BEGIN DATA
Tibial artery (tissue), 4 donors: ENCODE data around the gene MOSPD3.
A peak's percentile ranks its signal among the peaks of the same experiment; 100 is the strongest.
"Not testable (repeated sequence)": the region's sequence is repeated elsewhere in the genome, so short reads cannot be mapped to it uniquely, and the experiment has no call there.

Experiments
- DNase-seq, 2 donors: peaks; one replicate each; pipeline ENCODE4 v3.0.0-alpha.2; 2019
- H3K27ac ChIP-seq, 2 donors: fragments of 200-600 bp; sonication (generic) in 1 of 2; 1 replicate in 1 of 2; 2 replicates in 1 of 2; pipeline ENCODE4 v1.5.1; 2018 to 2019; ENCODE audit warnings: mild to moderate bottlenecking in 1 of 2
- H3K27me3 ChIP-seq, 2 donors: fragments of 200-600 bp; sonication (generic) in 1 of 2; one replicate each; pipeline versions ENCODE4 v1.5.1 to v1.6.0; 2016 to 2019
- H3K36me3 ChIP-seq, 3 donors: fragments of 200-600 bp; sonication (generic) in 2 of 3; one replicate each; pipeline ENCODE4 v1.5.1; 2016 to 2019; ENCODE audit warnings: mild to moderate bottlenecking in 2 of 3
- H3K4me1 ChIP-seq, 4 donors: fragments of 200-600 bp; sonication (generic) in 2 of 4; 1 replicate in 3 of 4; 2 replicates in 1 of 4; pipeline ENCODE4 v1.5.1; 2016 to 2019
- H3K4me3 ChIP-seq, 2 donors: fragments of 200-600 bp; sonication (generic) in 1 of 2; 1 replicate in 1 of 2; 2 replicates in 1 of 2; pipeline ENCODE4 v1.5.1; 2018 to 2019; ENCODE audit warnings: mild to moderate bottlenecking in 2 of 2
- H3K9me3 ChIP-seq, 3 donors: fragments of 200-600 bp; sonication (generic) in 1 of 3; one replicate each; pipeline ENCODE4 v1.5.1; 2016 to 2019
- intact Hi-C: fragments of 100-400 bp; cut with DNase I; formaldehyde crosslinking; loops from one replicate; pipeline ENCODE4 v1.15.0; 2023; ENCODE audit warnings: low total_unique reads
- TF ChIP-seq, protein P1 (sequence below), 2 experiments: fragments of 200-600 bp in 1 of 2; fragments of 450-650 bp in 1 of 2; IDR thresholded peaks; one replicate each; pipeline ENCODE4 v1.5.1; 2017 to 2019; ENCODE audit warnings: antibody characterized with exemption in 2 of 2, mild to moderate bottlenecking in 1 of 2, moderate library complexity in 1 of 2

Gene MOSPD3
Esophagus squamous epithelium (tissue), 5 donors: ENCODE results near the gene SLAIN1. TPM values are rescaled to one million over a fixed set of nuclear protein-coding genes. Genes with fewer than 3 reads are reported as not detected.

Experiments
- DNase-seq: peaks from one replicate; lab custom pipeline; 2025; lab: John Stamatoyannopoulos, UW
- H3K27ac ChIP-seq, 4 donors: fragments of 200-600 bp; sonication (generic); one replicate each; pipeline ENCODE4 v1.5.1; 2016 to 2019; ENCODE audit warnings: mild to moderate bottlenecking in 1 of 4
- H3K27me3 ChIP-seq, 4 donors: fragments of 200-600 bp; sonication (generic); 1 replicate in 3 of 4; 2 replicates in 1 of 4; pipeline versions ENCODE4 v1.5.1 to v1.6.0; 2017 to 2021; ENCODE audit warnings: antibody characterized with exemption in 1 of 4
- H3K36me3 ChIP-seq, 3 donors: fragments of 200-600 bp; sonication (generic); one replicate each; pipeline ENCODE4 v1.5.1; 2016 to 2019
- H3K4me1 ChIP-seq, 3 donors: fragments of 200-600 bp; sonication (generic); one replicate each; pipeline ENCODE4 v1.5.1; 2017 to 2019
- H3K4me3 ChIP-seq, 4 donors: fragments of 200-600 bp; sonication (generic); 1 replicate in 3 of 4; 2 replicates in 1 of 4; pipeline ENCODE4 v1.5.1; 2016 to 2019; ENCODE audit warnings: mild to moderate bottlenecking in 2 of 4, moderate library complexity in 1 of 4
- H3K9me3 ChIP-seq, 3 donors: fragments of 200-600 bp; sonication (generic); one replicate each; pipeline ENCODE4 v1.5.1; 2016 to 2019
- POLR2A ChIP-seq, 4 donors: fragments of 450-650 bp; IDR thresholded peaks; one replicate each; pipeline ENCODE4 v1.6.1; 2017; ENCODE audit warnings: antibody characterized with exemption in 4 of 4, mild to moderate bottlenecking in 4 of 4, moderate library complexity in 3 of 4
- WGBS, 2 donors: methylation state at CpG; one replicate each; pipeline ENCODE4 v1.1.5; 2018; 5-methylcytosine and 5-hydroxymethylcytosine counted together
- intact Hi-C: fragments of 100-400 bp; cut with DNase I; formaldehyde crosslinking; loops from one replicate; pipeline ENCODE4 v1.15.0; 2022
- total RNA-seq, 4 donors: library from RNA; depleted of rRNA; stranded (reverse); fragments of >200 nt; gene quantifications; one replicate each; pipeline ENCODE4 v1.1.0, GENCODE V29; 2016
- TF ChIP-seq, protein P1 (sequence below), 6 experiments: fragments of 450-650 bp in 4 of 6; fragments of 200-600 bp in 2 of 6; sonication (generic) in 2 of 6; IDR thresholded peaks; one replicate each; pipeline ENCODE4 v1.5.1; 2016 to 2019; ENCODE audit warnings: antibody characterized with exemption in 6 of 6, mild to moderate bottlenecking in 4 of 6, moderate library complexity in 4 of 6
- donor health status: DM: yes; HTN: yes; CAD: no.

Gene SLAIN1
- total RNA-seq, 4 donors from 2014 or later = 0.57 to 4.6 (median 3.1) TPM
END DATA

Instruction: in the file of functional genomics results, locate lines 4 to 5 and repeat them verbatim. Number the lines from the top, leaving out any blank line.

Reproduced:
Experiments
- DNase-seq, 2 donors: peaks; one replicate each; pipeline ENCODE4 v3.0.0-alpha.2; 2019